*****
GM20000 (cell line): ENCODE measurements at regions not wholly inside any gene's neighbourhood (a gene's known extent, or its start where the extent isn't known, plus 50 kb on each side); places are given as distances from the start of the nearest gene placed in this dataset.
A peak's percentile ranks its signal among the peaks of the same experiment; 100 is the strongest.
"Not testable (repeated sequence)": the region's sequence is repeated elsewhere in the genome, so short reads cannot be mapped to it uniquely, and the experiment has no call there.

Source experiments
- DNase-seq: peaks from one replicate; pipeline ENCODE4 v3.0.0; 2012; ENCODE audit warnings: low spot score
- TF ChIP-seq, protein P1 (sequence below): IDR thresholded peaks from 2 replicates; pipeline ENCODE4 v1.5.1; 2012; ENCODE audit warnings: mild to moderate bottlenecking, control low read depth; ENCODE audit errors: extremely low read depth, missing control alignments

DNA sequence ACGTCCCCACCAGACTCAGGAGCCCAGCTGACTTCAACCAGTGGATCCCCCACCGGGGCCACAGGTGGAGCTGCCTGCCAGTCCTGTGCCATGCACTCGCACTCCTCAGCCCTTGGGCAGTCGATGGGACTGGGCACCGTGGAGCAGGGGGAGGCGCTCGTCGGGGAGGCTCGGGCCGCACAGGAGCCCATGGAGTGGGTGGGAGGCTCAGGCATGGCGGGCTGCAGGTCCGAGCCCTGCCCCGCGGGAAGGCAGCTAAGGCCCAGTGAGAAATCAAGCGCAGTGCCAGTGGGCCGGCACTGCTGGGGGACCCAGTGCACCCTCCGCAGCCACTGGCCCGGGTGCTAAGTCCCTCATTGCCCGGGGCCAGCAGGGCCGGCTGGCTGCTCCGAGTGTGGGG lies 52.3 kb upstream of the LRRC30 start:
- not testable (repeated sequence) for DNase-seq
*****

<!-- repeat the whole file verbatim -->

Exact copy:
GM20000 (cell line): ENCODE measurements at regions not wholly inside any gene's neighbourhood (a gene's known extent, or its start where the extent isn't known, plus 50 kb on each side); places are given as distances from the start of the nearest gene placed in this dataset.
A peak's percentile ranks its signal among the peaks of the same experiment; 100 is the strongest.
"Not testable (repeated sequence)": the region's sequence is repeated elsewhere in the genome, so short reads cannot be mapped to it uniquely, and the experiment has no call there.

Source experiments
- DNase-seq: peaks from one replicate; pipeline ENCODE4 v3.0.0; 2012; ENCODE audit warnings: low spot score
- TF ChIP-seq, protein P1 (sequence below): IDR thresholded peaks from 2 replicates; pipeline ENCODE4 v1.5.1; 2012; ENCODE audit warnings: mild to moderate bottlenecking, control low read depth; ENCODE audit errors: extremely low read depth, missing control alignments

DNA sequence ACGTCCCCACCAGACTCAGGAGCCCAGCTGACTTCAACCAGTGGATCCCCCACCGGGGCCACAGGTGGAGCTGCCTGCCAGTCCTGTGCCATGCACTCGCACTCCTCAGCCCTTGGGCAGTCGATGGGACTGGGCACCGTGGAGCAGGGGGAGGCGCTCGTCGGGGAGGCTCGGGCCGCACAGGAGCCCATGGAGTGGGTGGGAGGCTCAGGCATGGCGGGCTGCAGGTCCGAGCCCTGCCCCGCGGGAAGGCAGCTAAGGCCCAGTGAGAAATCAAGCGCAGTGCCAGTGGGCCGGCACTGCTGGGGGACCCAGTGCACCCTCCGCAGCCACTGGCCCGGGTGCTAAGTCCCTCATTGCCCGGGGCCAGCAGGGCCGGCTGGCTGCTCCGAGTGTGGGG lies 52.3 kb upstream of the LRRC30 start:
- not testable (repeated sequence) for DNase-seq